March 16, 2016
Virginia Capitol Semester: Hands-on legislative learning
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During this year’s General Assembly session, Virginia Commonwealth University seniors Brian Bailey and Julia Carney spent their days tracking bills, monitoring legislative meetings and researching policy issues for senior lawmakers.
Bailey and Carney, interns through the L. Douglas Wilder School of Government and Public Affairs’ Virginia Capitol Semester program, describe working on the front lines of the state legislature as an extraordinary opportunity.
You’re never just making copies. It’s always substantive.
“I would recommend this program hands-down,” said Carney, a political science major in the College of Humanities and Sciences. “You’re never just making copies. It’s always substantive. And being in this environment during session, I’m learning so much about procedure and the legislative process.”
Bailey and Carney are among 21 VCU students this semester enrolled in the Capitol Semester program, receiving a hands-on education about the inner workings of government.
It’s more than just an internship. Capitol Semester is a six-credit course, plus students carry an academic load of another six to nine additional credits. Lawmakers ask the program for interns.
While the students spent most weekdays at the Virginia Capitol during this year’s 60-day legislative session, which ended a day early on March 11, they also attend a weekly three-hour seminar Wednesday nights in the General Assembly Building. Guest speakers include lawmakers, lobbyists and state policymakers who share their expertise and knowledge.
It’s been eye-opening, students agree.
“I keep hearing the phrase, ‘the sausage making’ and how you’ll get to see the sausage factory — the legislative process isn’t always pretty but this is how it happens,” said Carney, who is interested in law school.
“I’ve been so impressed by how collegial, professional and friendly everyone is, and the sense of camaraderie,” Carney said. “All you hear about are the huge disagreements, but I would love for everyone to see the tiny moments of humanity.”
Carney worked for Del. Vivian E. Watts, a 20-year member of the House of Delegates from Fairfax who also served during the 1980s.
“I have had interns forever, and Julia has just been great,” Watts said. “We use the program every year. The students are genuinely interested and enthusiastic about what we do, and they work very hard. We value their contributions.”
Bailey, a political science major from Fredericksburg, learned about the program from a presentation made during his constitutional law class by Jordan Stewart, the coordinator of the Office of Public Policy Outreach.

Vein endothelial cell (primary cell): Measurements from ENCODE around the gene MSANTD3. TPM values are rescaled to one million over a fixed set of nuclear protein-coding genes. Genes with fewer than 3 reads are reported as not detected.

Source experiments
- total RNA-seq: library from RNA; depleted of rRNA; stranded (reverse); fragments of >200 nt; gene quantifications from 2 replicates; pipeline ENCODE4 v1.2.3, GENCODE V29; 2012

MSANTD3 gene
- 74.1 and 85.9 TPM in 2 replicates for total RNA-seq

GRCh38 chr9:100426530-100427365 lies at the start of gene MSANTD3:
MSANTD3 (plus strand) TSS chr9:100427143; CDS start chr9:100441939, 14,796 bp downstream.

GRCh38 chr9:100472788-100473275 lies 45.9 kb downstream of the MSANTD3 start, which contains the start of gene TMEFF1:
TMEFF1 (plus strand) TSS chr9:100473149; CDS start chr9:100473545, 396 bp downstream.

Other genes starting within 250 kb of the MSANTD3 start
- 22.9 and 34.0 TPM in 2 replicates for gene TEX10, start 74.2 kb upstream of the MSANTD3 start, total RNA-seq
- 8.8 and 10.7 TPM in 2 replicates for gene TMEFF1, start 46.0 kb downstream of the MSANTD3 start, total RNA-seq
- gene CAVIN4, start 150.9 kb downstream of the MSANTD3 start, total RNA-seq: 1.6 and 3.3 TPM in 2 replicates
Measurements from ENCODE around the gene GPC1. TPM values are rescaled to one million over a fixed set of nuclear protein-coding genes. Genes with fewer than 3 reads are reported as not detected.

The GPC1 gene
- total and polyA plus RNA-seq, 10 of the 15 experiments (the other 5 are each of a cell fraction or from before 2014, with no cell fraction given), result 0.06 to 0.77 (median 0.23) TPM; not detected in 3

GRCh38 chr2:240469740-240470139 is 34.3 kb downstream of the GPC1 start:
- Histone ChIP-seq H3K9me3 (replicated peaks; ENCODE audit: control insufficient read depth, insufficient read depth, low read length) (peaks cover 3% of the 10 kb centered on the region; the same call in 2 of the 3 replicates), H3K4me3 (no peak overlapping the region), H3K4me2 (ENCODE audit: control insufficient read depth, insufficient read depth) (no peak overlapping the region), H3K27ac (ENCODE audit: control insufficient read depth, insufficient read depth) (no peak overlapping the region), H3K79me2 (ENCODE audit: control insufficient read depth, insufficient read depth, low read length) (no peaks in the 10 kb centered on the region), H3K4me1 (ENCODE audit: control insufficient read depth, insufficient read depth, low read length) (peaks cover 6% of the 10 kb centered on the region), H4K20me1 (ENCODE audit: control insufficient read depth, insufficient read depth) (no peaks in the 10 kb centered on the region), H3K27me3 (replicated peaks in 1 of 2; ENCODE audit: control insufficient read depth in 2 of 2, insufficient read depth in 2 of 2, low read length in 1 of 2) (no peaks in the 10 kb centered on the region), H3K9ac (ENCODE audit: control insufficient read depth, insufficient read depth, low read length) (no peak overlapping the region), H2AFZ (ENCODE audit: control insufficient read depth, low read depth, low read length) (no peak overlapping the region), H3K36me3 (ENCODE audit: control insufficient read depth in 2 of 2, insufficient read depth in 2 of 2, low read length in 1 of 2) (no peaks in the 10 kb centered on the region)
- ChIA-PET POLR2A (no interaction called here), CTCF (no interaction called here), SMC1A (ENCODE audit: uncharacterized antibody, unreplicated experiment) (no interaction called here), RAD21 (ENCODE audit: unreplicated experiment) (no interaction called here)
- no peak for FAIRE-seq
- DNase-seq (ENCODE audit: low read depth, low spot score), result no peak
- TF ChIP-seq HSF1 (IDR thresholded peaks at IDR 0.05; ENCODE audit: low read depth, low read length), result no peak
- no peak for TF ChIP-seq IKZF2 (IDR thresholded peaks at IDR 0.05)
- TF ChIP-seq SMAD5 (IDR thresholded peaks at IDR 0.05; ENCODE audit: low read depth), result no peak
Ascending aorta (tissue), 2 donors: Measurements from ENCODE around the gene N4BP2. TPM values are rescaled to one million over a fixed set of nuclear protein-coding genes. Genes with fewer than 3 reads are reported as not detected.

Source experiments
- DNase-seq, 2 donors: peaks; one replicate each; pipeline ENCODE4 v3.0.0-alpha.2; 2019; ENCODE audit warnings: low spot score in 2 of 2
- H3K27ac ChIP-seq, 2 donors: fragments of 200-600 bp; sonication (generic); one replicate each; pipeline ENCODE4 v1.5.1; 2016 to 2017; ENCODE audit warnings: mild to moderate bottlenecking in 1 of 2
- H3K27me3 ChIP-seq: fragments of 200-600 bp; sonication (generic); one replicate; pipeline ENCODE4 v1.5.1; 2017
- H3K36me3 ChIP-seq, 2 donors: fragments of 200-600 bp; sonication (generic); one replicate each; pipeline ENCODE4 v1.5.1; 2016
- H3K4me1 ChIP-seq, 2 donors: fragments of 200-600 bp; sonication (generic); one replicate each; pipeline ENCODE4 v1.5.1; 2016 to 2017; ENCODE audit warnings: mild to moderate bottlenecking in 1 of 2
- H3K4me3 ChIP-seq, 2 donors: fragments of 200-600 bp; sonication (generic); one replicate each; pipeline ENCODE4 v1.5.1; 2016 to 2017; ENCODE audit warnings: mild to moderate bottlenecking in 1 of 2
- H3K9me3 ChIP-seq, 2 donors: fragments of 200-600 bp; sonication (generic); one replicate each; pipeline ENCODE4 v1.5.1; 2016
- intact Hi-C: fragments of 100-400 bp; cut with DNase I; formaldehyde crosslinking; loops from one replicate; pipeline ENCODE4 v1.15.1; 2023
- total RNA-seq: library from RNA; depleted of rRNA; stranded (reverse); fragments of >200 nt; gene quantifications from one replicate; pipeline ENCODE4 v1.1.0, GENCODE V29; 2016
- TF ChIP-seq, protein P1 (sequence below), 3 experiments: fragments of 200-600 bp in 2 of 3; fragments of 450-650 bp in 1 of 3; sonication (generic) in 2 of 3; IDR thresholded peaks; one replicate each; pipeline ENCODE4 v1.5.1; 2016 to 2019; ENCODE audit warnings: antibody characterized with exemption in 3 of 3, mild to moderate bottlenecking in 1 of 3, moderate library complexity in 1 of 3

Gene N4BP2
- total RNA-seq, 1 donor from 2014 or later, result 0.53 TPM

“It sounded like an amazing opportunity, and it has been,” Bailey said. “It’s been nice seeing how people really are making an effort to make Virginia a better place to live.”
Bailey spent the session in the office of House Minority Leader David J. Toscano, where he followed the workings of the constitutional law and criminal subcommittees of the House Courts of Justice Committee.
“My goal is to attend law school, and to be able to watch panels of lawyers debate the law and watch their back-and-forth has really affirmed what I want to do,” he said. “Watching firsthand how laws are made has been an incredible experience.”
The Capital Semester program is the perfect opportunity for our students to not only see the policy process in Virginia in action but to become a part of that process.
Toscano said interns are actively engaged in the legislative process. “They do everything, from looking at bills to researching policy. They’re valuable.”
It has been a busy winter for Bailey and Carney. In addition to going to school full-time and working at the legislature, both have part-time jobs – Carney works for VCU 10 hours a week, and Bailey works weekends serving tables at Firebirds.
“It’s important to stay organized,” said Bailey, who is interested in running for office one day or becoming a judge. “You have to maximize your time.”
Robyn McDougle, Ph.D, faculty director of the Office of Public Policy Outreach in the Center for Public Policy, said the Wilder School is proud to prepare Virginia’s next generation of policymakers.
“The Capitol Semester program is the perfect opportunity for our students to not only see the policy process in Virginia in action but to become a part of that process,” she said. “The experiences, opportunities, relationships and networks that our students are exposed to over their weeks at the state Capitol prove to be lifelong and career impacting.
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